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  • Writer's pictureJoanne Jacobs

School improvement flop: $7 billion = 0

After seven years and $7 billion in School Improvement Grants, low-performing schools showed no improvement, concluded a federal analysis. The final evaluation found “no evidence that SIG had significant impacts on math or reading test scores, high school graduation, or college enrollment” compared to similar low-performing schools that didn’t receive grants.

To receive up to $2 million per year for three years, school had to adopt one of four Education Department models.

School Improvement Grants could “change the lives of tens of millions of underserved children,” said Education Secretary Arne Duncan.

Half of SIG schools chose the “transformation” model, which called for replacing the principal and adopting new instructional strategies, teacher evaluations and a longer school day. Nearly all the rest adopted the similar “turnaround” model, which included firing half the teachers.

Robin Lake, director of the Center on Reinventing Public Education at the University of Washington-Bothell, studied SIG schools in the state. “Not much had really changed,” she told Ed Week‘s Sarah D. Sparks. “They were being asked to do different things, but the fundamental culture of the school, organization of the school, the fundamental design wasn’t reorienting toward dramatically higher intervention strategies, dramatically higher expectations, or dramatically better teacher training and support.”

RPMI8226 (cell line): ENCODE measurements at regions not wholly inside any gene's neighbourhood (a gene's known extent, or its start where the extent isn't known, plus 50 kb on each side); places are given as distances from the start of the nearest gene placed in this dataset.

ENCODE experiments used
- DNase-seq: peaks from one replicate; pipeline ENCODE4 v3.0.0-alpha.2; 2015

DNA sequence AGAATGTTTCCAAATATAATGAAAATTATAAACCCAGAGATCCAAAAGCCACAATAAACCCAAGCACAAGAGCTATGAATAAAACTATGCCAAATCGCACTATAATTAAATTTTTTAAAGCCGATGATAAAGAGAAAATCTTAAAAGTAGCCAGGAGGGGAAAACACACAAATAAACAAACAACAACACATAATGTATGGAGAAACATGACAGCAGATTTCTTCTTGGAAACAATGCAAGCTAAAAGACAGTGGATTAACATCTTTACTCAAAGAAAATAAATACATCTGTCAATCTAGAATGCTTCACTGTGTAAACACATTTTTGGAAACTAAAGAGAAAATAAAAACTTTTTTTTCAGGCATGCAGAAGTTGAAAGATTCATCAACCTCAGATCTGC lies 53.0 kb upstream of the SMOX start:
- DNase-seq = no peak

The SIG failure aligns with earlier research showing that money can’t save dysfunctional schools and systems, Andy Smarick, an American Enterprise Institute fellow and president of the Maryland Board of Education, told Emma Brown of the Washington Post. “I can imagine Betsy DeVos and Donald Trump saying this is exactly why kids need school choice,” he said.

Smarick predicted the debacle he writes.

On December 6, 2009, I wrote: The Obama administration’s Department of Education recently launched what I believe will become its most expensive, most lamentable, and most avoidable folly.

In a 2010 Education Next article, The Turnaround Fallacy, Smarick  “recommended a different approach to helping kids assigned to failing schools (namely, new schools, a diversity of options, and parental choice).”

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